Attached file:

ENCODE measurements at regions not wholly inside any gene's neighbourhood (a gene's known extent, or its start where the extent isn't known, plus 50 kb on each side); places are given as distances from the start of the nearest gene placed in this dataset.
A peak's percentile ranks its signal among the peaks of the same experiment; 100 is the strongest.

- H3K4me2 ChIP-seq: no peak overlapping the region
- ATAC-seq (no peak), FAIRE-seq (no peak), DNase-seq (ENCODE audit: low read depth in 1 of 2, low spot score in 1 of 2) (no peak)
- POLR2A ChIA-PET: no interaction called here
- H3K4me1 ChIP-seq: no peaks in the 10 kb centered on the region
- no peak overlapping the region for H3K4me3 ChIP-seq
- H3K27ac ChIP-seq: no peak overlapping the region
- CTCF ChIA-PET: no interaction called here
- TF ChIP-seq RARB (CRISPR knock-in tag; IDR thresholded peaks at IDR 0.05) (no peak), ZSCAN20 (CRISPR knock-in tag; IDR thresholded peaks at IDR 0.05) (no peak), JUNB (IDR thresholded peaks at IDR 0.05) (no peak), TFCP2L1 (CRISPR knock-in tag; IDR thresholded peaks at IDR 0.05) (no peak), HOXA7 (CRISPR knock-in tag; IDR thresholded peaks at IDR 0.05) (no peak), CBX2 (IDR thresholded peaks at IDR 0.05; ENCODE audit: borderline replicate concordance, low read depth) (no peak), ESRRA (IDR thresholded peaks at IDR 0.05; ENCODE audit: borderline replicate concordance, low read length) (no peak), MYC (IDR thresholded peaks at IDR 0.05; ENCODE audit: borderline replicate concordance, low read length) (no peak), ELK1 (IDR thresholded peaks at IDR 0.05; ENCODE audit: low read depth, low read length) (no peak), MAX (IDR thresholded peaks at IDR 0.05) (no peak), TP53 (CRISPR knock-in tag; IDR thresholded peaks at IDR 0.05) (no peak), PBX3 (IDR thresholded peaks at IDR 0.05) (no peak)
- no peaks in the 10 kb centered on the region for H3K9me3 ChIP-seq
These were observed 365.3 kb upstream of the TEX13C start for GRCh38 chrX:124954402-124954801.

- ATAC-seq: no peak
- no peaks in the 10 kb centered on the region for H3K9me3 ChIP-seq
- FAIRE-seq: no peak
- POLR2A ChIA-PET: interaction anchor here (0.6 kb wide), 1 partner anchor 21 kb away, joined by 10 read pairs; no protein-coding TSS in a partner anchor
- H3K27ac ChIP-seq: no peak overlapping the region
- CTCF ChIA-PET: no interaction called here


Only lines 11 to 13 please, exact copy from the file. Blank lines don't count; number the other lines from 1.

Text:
- no peaks in the 10 kb centered on the region for H3K9me3 ChIP-seq
These were observed 365.3 kb upstream of the TEX13C start for GRCh38 chrX:124954402-124954801.

- ATAC-seq: no peak